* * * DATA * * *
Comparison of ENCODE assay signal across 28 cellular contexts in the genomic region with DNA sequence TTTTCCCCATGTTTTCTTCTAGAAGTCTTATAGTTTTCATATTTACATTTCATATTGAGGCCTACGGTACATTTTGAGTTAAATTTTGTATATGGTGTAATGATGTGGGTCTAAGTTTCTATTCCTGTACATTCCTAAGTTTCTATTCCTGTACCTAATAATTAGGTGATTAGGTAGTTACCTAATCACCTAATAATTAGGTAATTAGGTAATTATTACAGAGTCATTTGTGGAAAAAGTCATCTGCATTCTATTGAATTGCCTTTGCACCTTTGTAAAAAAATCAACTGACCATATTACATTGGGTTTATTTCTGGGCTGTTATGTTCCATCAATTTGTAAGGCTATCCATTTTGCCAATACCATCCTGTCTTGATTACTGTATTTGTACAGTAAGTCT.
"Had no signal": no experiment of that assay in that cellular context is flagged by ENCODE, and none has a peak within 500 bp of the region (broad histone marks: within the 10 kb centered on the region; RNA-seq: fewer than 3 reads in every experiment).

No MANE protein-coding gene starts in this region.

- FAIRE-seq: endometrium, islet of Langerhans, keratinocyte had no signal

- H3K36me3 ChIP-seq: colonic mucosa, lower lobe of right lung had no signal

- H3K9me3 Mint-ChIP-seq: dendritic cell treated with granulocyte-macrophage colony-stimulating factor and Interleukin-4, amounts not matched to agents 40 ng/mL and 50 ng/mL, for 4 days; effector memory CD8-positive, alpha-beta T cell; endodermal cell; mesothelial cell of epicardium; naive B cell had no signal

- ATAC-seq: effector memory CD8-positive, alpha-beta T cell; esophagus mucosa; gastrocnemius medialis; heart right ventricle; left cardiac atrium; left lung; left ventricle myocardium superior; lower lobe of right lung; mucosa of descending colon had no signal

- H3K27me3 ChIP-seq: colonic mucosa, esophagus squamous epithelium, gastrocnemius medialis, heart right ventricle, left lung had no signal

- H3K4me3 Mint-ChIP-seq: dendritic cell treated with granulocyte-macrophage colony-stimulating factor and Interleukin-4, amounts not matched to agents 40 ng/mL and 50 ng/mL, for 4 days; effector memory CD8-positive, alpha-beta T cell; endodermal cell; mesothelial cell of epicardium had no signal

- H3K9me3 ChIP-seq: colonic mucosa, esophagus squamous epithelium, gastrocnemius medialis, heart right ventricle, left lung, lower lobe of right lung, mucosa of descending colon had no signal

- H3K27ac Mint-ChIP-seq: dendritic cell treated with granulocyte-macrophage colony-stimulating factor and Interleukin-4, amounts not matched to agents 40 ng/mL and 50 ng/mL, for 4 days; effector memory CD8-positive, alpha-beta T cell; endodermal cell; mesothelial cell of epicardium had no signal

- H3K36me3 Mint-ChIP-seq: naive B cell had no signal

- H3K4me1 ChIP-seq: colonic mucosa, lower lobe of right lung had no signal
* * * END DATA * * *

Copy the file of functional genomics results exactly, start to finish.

Comparison of ENCODE assay signal across 28 cellular contexts in the genomic region with DNA sequence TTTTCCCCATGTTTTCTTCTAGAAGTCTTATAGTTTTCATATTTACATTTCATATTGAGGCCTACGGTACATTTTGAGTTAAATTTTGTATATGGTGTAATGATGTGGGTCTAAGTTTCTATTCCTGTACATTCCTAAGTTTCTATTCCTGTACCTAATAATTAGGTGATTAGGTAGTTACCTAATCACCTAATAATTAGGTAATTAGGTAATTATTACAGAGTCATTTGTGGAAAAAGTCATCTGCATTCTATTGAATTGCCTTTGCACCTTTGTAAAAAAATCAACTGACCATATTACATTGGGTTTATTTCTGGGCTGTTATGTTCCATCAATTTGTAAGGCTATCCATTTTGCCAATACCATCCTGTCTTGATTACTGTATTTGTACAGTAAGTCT.
"Had no signal": no experiment of that assay in that cellular context is flagged by ENCODE, and none has a peak within 500 bp of the region (broad histone marks: within the 10 kb centered on the region; RNA-seq: fewer than 3 reads in every experiment).

No MANE protein-coding gene starts in this region.

- FAIRE-seq: endometrium, islet of Langerhans, keratinocyte had no signal

- H3K36me3 ChIP-seq: colonic mucosa, lower lobe of right lung had no signal

- H3K9me3 Mint-ChIP-seq: dendritic cell treated with granulocyte-macrophage colony-stimulating factor and Interleukin-4, amounts not matched to agents 40 ng/mL and 50 ng/mL, for 4 days; effector memory CD8-positive, alpha-beta T cell; endodermal cell; mesothelial cell of epicardium; naive B cell had no signal

- ATAC-seq: effector memory CD8-positive, alpha-beta T cell; esophagus mucosa; gastrocnemius medialis; heart right ventricle; left cardiac atrium; left lung; left ventricle myocardium superior; lower lobe of right lung; mucosa of descending colon had no signal

- H3K27me3 ChIP-seq: colonic mucosa, esophagus squamous epithelium, gastrocnemius medialis, heart right ventricle, left lung had no signal

- H3K4me3 Mint-ChIP-seq: dendritic cell treated with granulocyte-macrophage colony-stimulating factor and Interleukin-4, amounts not matched to agents 40 ng/mL and 50 ng/mL, for 4 days; effector memory CD8-positive, alpha-beta T cell; endodermal cell; mesothelial cell of epicardium had no signal

- H3K9me3 ChIP-seq: colonic mucosa, esophagus squamous epithelium, gastrocnemius medialis, heart right ventricle, left lung, lower lobe of right lung, mucosa of descending colon had no signal

- H3K27ac Mint-ChIP-seq: dendritic cell treated with granulocyte-macrophage colony-stimulating factor and Interleukin-4, amounts not matched to agents 40 ng/mL and 50 ng/mL, for 4 days; effector memory CD8-positive, alpha-beta T cell; endodermal cell; mesothelial cell of epicardium had no signal

- H3K36me3 Mint-ChIP-seq: naive B cell had no signal

- H3K4me1 ChIP-seq: colonic mucosa, lower lobe of right lung had no signal